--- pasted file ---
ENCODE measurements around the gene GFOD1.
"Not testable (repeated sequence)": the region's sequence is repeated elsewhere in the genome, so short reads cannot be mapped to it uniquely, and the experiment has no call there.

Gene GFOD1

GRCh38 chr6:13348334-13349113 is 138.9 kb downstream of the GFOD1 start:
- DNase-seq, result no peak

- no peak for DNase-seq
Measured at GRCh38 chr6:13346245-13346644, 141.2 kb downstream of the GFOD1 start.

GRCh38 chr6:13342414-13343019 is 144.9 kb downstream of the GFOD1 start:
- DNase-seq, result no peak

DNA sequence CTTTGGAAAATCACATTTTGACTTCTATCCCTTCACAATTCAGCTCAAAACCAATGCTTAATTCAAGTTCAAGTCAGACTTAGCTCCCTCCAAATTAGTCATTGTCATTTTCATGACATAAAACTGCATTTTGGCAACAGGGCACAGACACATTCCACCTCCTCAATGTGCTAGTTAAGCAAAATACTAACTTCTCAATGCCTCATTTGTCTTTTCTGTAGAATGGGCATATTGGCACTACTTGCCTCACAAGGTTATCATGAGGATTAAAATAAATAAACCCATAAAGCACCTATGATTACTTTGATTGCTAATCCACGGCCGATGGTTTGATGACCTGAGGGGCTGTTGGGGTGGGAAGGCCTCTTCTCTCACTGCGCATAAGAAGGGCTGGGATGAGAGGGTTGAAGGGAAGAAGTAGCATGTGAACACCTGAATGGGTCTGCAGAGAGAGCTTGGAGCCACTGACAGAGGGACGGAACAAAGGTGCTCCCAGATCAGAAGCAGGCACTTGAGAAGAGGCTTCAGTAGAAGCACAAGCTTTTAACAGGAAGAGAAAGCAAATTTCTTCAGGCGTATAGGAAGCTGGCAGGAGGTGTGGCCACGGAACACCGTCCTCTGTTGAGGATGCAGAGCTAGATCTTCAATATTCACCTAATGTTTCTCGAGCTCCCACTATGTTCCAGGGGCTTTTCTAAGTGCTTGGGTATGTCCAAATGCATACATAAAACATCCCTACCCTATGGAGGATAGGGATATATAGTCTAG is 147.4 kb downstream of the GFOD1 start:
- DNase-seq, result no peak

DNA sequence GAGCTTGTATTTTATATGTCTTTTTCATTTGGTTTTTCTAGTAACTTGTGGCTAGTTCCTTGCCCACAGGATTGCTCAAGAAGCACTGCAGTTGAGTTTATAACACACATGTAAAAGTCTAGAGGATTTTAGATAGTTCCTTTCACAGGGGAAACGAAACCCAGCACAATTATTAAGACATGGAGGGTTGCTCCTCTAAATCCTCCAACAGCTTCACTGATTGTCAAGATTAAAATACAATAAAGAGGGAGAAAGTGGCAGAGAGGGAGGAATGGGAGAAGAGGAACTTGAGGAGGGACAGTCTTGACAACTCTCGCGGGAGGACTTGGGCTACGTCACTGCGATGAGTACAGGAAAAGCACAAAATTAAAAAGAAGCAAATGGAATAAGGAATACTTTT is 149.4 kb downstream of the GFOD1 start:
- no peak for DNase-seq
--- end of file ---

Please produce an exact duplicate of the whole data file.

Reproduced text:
ENCODE measurements around the gene GFOD1.
"Not testable (repeated sequence)": the region's sequence is repeated elsewhere in the genome, so short reads cannot be mapped to it uniquely, and the experiment has no call there.

Gene GFOD1

GRCh38 chr6:13348334-13349113 is 138.9 kb downstream of the GFOD1 start:
- DNase-seq, result no peak

- no peak for DNase-seq
Measured at GRCh38 chr6:13346245-13346644, 141.2 kb downstream of the GFOD1 start.

GRCh38 chr6:13342414-13343019 is 144.9 kb downstream of the GFOD1 start:
- DNase-seq, result no peak

DNA sequence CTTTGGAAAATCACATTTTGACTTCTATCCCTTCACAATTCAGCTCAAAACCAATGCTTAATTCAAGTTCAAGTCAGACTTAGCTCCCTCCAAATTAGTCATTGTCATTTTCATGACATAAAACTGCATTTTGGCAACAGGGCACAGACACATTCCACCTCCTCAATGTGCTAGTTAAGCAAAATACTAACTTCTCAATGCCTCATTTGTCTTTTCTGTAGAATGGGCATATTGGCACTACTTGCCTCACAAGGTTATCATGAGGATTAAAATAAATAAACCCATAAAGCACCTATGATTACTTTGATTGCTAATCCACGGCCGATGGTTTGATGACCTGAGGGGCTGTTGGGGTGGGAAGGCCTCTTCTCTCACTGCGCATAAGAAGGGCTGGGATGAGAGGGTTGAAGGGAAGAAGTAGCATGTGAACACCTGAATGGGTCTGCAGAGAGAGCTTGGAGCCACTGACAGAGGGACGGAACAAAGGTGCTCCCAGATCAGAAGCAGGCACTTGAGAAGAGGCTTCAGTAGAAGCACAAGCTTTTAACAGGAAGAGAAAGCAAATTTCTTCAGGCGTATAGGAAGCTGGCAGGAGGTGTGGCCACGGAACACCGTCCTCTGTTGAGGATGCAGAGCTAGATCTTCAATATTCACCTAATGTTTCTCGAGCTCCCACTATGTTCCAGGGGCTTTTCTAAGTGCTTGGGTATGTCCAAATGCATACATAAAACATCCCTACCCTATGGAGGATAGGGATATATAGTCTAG is 147.4 kb downstream of the GFOD1 start:
- DNase-seq, result no peak

DNA sequence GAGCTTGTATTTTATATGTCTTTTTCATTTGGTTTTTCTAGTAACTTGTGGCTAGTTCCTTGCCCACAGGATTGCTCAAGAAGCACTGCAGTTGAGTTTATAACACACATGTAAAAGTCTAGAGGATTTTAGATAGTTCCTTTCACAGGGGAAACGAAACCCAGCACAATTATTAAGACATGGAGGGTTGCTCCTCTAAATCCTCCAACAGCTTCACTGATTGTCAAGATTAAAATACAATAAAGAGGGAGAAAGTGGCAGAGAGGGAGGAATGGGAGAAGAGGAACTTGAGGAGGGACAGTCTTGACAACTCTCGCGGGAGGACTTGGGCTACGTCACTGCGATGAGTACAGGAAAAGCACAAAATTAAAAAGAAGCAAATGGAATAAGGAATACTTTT is 149.4 kb downstream of the GFOD1 start:
- no peak for DNase-seq